Hardwicke Hall
$885,000, Apt 401B, two bedroom
$359,000, Apt 306, studio

Hatfield House   
$305,000, Apt 206, studio
$350,000, Apt 1404A, studio

The Hermitage 
The Hermitage is a rental-only building. Recent monthly rentals:
$3,246, Apt 201C, two bedroom
$2,795, Apt 204C, two bedroom

The Manor  
$522,000, Apt 1009, one bedroom
$570,000, Apt 207, one bedroom

Prospect Tower, No. 45
$570,000, Apt 1618, one bedroom
$335,000, Apt 1321, studio

Tudor Gardens, No. 2
$645,000, Apt 10KN, one bedroom
$1,349,000, Apt 15CN, two bedroom

Tudor Tower, No. 25
$380,000, Apt 1116, studio
$320,000, Apt 1992, studio

Windsor Tower, No. 5
$525,000, Apt 1920, one bedroom
$585,000, Apt 1732, one bedroom

Woodstock Tower
$620,000, Apt 2018, one bedroom
$445,000, Apt 409, studio


Now on the market, this cycle's Million-Dollar Club includes a $1,250,000 three bedroom in No. 25, a $1,295,000 two bedroom in Essex House, and a $1,500,000 two bedroom in No. 2. The Big Ticket winner is Penthouse 9 in Windsor Tower, which has been been on and off the market for several years, and now relisted for $1,900,000.

October 7, 2020

Views from the Bridge, 1933

Some rare, delightfully tinted photos made in Tudor City around 1933. The view looks west down the 42nd Street corridor from atop the 42nd Street tunnel (later replaced by the Tudor City Bridge).
The vista includes a ghostly rendition of the Chrysler Building along with the back of The Hermitage [far right]. Standing tall in the center is the community flagpole ‒ sans flag ‒ which was later moved to a corner of the North Park.

Showcasing The Woodstock and the Chrysler Building.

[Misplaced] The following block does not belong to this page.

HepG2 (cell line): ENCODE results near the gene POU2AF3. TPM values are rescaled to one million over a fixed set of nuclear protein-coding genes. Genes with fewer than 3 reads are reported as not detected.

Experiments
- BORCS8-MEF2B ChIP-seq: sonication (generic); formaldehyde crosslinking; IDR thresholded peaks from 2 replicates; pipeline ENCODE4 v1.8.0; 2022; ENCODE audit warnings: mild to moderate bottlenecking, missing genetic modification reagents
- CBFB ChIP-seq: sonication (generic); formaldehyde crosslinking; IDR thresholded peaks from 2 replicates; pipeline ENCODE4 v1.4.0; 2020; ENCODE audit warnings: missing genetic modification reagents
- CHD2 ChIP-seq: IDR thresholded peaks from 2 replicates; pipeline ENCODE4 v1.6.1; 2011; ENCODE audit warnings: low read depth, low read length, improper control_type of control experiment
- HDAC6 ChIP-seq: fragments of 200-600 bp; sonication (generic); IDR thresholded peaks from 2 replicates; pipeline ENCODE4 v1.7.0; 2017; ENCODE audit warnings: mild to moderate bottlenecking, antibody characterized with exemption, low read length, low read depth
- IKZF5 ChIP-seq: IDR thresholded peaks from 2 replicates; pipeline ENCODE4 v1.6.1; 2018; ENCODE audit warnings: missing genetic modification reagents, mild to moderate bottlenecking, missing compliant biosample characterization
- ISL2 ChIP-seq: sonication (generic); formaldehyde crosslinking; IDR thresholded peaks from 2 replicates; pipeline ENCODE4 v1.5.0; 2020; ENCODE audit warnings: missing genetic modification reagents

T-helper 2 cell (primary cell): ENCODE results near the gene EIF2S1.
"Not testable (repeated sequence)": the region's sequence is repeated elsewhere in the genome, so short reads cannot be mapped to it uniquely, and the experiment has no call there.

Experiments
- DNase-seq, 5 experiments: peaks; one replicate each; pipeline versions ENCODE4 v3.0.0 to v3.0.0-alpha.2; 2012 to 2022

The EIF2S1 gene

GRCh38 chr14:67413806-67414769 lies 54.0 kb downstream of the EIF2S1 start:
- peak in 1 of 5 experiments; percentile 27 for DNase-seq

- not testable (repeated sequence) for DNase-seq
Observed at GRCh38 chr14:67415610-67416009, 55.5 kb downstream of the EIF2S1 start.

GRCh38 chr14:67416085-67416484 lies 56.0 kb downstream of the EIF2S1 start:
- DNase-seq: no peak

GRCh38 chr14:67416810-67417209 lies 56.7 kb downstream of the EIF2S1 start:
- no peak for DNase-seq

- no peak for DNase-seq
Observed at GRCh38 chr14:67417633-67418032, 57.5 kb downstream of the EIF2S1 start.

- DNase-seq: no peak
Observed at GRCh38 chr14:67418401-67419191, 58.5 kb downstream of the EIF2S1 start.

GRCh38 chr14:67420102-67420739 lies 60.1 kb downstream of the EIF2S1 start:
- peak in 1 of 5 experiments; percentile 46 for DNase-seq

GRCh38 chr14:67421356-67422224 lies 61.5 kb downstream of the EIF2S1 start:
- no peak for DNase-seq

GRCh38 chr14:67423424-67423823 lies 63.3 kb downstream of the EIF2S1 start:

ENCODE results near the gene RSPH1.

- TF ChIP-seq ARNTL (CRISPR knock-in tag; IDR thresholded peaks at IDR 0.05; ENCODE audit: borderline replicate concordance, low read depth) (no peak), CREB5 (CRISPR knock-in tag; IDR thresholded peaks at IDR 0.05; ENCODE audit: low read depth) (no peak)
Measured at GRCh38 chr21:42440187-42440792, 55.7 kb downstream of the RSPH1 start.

At the time, the Chrysler Building towered over the neighborhood. The second-tallest structure in the photo is 801 Second Avenue, an office building on the corner of 43rd and 2nd, erected in 1932 and still standing.

Today, the same view is more photographable than ever thanks to the invention of camera-equipped cellphones. Some examples here.

October 4, 2020

ARTIFACT: Street Name Ballot

Artifact of the day is the above ballot, "How About a New Name for Our Main Street?", published in a 1938 issue of Tudor City View, the neighborhood monthly.

At the time, the enclave's three-block-long main drag was known as Prospect Place, a name coined in the 1870s. Unfortunately, there was a considerably longer thoroughfare in Brooklyn with the same name, causing mail delivery delays. Apparently, anything with a Prospect Place address was routinely routed to Brooklyn, only to be re-routed. Hence the reason for the ballot.

The results of this referendum are lost to history; the street was eventually renamed Tudor City Place in 1947. More about that here.

October 1, 2020


Happy birthday to Hotel Tudor, opened October 1, 1930, and ninety years old today! Now known as the Westgate New York Grand Central, it has had six different names over its lifetime. Like most city hotels, it's temporarily closed at present because of the pandemic, although its sign still shines, a beacon of hope for the future.

Although the hotel is a splendid example of skyscraping art deco, it's rather underappreciated because its 42nd Street fa├žade is, well, nothing special. But around the corner on its lesser-seen 41st Street face, it lets its moderne flag fly via a jazzy mix of setbacks and raised brick. In honor of Hotel Tudor's birthday, a photographic salute to its stunning south side: